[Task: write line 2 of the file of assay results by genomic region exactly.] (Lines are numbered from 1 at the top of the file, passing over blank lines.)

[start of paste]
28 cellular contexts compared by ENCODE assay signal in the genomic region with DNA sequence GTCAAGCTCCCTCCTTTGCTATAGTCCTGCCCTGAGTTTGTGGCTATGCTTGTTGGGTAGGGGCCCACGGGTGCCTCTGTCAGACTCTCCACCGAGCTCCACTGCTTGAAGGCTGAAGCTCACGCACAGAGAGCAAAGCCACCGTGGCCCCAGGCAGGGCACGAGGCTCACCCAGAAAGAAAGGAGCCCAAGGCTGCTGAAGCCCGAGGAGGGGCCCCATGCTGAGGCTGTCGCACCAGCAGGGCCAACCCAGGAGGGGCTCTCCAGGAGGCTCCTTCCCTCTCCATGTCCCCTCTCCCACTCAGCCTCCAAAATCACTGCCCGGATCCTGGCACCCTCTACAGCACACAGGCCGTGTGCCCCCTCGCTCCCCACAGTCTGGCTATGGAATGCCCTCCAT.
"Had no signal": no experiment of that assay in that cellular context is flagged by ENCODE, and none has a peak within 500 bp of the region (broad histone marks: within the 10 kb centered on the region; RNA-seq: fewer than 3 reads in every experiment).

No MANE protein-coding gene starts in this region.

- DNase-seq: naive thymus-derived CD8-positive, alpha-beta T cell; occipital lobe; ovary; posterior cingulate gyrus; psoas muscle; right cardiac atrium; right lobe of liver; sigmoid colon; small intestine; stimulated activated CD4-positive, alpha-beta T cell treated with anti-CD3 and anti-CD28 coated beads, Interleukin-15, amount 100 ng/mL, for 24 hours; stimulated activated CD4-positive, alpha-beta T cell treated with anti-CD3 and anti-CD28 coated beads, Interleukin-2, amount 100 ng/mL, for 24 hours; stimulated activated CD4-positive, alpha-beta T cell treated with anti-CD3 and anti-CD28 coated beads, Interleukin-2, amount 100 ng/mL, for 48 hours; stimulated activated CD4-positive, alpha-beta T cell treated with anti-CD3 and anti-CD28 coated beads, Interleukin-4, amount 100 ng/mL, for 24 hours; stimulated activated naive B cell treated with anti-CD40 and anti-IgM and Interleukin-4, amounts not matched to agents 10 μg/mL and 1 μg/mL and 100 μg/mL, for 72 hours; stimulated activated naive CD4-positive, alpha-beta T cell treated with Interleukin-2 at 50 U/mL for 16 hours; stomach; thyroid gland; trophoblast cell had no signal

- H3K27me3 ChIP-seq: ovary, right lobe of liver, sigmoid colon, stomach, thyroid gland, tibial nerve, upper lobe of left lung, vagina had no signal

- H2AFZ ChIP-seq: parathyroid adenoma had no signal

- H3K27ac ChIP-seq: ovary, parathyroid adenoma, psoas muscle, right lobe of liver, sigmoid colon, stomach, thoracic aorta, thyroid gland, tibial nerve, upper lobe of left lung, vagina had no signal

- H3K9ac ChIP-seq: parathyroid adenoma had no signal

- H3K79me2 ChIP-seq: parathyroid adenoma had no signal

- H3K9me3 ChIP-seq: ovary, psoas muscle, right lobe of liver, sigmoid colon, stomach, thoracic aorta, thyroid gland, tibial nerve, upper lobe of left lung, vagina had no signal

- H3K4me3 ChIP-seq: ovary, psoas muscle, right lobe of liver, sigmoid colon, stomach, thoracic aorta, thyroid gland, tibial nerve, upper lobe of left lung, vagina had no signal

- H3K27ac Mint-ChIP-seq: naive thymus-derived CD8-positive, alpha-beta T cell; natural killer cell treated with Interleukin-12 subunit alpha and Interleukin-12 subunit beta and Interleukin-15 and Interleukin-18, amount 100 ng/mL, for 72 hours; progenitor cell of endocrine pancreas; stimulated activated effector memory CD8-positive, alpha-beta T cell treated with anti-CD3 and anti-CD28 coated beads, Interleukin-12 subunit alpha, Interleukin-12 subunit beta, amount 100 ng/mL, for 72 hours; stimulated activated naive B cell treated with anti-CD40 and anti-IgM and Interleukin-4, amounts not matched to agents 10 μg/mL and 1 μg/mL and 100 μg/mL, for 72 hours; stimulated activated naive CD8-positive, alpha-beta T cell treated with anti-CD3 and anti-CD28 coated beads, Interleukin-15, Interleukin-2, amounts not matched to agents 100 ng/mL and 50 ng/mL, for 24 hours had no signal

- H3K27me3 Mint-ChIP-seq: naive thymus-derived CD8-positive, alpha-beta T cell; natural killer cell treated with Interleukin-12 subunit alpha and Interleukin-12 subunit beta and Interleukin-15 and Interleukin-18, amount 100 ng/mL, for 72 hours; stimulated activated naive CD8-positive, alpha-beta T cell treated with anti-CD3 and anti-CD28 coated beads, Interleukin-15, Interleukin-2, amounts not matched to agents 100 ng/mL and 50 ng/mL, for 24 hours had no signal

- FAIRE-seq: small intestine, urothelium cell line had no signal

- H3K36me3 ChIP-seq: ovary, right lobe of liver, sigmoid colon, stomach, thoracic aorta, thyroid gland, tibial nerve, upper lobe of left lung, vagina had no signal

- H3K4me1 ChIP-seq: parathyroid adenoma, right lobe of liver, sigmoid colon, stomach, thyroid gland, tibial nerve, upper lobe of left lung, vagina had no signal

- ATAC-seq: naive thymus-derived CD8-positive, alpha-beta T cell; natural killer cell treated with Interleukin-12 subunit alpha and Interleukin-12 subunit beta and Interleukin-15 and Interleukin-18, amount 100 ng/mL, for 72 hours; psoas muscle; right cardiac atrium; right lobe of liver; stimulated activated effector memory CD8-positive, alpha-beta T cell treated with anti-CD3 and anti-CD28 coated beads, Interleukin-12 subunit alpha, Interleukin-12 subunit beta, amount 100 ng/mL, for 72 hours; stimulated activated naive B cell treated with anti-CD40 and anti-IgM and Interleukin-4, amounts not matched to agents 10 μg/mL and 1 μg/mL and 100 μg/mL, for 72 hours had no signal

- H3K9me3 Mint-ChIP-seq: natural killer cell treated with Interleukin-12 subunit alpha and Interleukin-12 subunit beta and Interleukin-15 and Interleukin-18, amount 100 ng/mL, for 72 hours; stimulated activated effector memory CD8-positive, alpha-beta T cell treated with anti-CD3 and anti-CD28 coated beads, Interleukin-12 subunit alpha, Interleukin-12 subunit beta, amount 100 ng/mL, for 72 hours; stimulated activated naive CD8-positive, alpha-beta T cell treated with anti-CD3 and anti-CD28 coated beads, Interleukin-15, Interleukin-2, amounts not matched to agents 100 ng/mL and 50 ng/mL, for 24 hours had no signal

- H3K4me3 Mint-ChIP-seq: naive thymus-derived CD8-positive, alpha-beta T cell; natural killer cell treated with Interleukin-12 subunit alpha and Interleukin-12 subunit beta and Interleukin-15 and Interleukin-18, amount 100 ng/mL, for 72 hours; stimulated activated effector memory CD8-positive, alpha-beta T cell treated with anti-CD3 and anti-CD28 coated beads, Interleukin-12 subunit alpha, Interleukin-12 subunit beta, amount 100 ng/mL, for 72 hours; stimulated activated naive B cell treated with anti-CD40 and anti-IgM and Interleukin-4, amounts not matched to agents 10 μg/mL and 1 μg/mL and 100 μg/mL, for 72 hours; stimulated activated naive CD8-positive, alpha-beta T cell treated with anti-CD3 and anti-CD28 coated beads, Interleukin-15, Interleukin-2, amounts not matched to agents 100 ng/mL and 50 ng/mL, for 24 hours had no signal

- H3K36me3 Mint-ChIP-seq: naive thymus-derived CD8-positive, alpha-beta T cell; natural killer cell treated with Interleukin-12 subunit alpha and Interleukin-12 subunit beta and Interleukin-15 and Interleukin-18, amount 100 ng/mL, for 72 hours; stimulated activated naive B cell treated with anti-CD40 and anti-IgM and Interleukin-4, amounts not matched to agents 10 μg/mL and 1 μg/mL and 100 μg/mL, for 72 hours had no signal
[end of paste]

"Had no signal": no experiment of that assay in that cellular context is flagged by ENCODE, and none has a peak within 500 bp of the region (broad histone marks: within the 10 kb centered on the region; RNA-seq: fewer than 3 reads in every experiment).